North Carolina drivers may be at risk from dangerous product
Cars on the road today have a host of devices that keep drivers safe in the event of an accident. Though many manufacturers are putting out vehicles with high-tech safety mechanisms such as early warning crash alerts and even some elements that actually stop a car automatically in the event of an impending wreck, the mainstay of vehicle safety devices for years has been airbags. However, a potentially fatal airbag flaw has actually turned this ultimate safety device into a dangerous product for drivers in North Carolina and around the country who drive vehicles with Takata airbags.
The most recent story is of a teenager in Texas who died as a result of these airbags when she was involved in an otherwise small and low-speed crash. The victim was driving on a highway outside of Houston at 4:30 p.m. when her vehicle crashed into the car in front of her. The car had only minimal damage, but the airbag ruptured and impaled her neck with a metal fragment. She tragically passed away at the scene, which raises the number of deaths attributed to these airbags to 11.
There has been a safety recall from 14 automakers, involving approximately 24 million vehicles, to address this known safety problem. However, there are millions of cars with these defective airbags that have not been recalled. In this instance, it is unclear if a recall notice had gone out to the family who owned the car after their purchase from a used-car dealer, but many lawmakers want to require manufacturers to be more aggressive to fix defective products.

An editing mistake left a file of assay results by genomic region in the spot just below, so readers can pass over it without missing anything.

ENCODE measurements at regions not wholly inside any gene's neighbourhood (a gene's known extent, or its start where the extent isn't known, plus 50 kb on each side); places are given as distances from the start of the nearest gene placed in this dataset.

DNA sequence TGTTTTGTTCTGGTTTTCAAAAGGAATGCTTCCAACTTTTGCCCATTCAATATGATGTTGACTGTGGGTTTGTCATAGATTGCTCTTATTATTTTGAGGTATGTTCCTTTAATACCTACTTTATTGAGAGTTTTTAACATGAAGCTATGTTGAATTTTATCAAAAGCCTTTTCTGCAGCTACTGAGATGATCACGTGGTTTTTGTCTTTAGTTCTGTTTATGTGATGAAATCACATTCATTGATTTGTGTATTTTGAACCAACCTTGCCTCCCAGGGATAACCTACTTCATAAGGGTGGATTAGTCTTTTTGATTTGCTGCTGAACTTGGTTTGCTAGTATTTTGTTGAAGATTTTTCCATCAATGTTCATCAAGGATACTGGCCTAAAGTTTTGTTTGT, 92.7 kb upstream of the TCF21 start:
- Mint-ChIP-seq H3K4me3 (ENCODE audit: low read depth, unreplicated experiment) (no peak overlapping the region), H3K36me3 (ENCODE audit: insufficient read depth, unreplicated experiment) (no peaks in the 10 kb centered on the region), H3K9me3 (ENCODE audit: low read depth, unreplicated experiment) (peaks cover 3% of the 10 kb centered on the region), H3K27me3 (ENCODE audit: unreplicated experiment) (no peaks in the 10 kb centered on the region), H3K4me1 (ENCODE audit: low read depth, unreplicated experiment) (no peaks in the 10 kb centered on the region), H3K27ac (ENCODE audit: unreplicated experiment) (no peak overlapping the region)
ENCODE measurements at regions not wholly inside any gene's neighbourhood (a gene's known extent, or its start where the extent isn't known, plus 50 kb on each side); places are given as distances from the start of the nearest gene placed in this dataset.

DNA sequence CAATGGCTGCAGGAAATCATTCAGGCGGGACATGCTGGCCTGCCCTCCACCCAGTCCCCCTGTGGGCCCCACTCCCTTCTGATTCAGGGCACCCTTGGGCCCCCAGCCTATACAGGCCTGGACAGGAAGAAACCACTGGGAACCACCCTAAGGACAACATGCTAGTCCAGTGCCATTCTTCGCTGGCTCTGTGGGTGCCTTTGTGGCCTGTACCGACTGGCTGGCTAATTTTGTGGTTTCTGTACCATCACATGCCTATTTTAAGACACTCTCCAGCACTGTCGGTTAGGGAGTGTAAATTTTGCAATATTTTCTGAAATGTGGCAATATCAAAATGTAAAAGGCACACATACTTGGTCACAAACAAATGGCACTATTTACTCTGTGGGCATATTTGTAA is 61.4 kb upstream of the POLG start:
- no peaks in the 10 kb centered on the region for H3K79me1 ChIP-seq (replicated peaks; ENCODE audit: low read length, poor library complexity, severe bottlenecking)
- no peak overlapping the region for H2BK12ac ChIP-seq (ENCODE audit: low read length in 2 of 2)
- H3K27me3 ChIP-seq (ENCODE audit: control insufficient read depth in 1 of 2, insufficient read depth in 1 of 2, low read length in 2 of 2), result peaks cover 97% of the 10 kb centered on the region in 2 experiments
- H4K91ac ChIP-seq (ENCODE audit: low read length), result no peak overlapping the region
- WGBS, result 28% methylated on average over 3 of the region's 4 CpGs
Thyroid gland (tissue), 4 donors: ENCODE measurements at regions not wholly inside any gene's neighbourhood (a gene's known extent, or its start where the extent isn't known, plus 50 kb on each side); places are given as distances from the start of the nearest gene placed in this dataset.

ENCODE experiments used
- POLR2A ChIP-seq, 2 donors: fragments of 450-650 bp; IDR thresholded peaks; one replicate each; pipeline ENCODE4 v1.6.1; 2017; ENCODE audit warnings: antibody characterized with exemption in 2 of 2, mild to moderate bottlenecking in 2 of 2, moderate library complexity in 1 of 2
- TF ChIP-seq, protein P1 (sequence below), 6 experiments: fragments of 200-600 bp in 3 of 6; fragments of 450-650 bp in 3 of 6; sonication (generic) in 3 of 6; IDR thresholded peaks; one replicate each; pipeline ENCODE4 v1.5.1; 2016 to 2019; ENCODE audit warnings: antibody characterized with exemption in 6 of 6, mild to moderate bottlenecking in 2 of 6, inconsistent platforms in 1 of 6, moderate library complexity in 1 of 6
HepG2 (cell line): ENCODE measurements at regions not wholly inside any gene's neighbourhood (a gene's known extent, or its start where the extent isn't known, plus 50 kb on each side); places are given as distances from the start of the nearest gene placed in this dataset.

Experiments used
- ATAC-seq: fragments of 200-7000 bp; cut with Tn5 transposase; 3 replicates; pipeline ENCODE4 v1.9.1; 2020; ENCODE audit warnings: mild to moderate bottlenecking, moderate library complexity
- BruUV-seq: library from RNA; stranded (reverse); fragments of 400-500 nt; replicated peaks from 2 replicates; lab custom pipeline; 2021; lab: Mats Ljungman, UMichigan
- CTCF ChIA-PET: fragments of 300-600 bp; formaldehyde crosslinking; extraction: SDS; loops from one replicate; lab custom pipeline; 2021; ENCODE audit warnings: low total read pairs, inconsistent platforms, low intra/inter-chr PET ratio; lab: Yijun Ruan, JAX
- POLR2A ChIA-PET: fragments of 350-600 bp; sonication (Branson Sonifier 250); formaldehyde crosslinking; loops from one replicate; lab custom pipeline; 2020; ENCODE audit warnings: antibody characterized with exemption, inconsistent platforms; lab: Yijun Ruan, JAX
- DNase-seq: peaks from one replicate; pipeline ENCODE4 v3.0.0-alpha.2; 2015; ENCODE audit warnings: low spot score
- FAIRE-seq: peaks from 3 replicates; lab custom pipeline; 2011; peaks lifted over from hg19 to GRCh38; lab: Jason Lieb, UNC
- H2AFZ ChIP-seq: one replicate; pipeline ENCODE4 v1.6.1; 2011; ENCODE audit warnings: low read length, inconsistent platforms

Families in North Carolina who are facing similar situations from a defective airbag or other dangerous product could benefit from contacting an attorney who focuses on product liability law. The lawyer can assist families in taking the necessary legal steps to seek compensation if such a tragic event occurs. This can assist families in paying for medical bills, loss of wages and other financial burdens brought about as a result of a dangerous product.
Source: The New York Times, “Teenage Driver Dies in Texas After Takata Airbag Ruptures in Crash“, Hiroko Tabuchi, April 6, 2016
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